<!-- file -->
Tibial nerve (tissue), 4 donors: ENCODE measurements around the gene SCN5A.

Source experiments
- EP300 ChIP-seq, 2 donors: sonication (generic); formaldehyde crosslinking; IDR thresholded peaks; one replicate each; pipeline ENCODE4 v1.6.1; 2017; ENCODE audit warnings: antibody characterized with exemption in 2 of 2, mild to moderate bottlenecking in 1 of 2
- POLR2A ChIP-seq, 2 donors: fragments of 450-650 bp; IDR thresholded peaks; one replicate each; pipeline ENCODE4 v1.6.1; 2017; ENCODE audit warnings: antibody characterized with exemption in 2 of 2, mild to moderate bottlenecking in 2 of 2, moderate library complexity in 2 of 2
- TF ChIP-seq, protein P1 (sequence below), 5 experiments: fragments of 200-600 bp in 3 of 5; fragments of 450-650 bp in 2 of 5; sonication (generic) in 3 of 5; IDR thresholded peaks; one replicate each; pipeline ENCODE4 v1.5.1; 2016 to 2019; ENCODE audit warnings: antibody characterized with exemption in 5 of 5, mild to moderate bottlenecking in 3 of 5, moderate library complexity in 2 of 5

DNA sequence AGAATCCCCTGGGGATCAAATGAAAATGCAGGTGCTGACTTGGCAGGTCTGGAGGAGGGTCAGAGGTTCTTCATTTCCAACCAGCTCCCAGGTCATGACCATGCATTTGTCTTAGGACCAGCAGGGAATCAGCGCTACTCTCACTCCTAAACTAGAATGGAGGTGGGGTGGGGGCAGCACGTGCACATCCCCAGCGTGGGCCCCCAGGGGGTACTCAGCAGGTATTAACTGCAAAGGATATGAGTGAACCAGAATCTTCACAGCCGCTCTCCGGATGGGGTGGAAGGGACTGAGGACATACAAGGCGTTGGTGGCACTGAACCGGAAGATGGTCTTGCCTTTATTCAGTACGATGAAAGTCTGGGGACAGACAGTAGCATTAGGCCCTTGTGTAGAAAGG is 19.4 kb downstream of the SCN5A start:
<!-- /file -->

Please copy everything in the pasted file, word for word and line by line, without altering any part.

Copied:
Tibial nerve (tissue), 4 donors: ENCODE measurements around the gene SCN5A.

Source experiments
- EP300 ChIP-seq, 2 donors: sonication (generic); formaldehyde crosslinking; IDR thresholded peaks; one replicate each; pipeline ENCODE4 v1.6.1; 2017; ENCODE audit warnings: antibody characterized with exemption in 2 of 2, mild to moderate bottlenecking in 1 of 2
- POLR2A ChIP-seq, 2 donors: fragments of 450-650 bp; IDR thresholded peaks; one replicate each; pipeline ENCODE4 v1.6.1; 2017; ENCODE audit warnings: antibody characterized with exemption in 2 of 2, mild to moderate bottlenecking in 2 of 2, moderate library complexity in 2 of 2
- TF ChIP-seq, protein P1 (sequence below), 5 experiments: fragments of 200-600 bp in 3 of 5; fragments of 450-650 bp in 2 of 5; sonication (generic) in 3 of 5; IDR thresholded peaks; one replicate each; pipeline ENCODE4 v1.5.1; 2016 to 2019; ENCODE audit warnings: antibody characterized with exemption in 5 of 5, mild to moderate bottlenecking in 3 of 5, moderate library complexity in 2 of 5

DNA sequence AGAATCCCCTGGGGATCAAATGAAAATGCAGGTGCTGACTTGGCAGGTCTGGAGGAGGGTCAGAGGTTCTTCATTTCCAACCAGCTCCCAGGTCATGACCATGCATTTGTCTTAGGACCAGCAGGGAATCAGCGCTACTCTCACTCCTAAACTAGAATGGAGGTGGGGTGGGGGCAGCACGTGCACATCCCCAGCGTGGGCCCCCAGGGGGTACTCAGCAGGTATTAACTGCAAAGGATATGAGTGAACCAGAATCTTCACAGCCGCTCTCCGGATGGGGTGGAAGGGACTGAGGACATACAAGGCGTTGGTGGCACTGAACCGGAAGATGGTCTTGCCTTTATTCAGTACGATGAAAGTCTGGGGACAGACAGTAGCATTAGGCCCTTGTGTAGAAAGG is 19.4 kb downstream of the SCN5A start: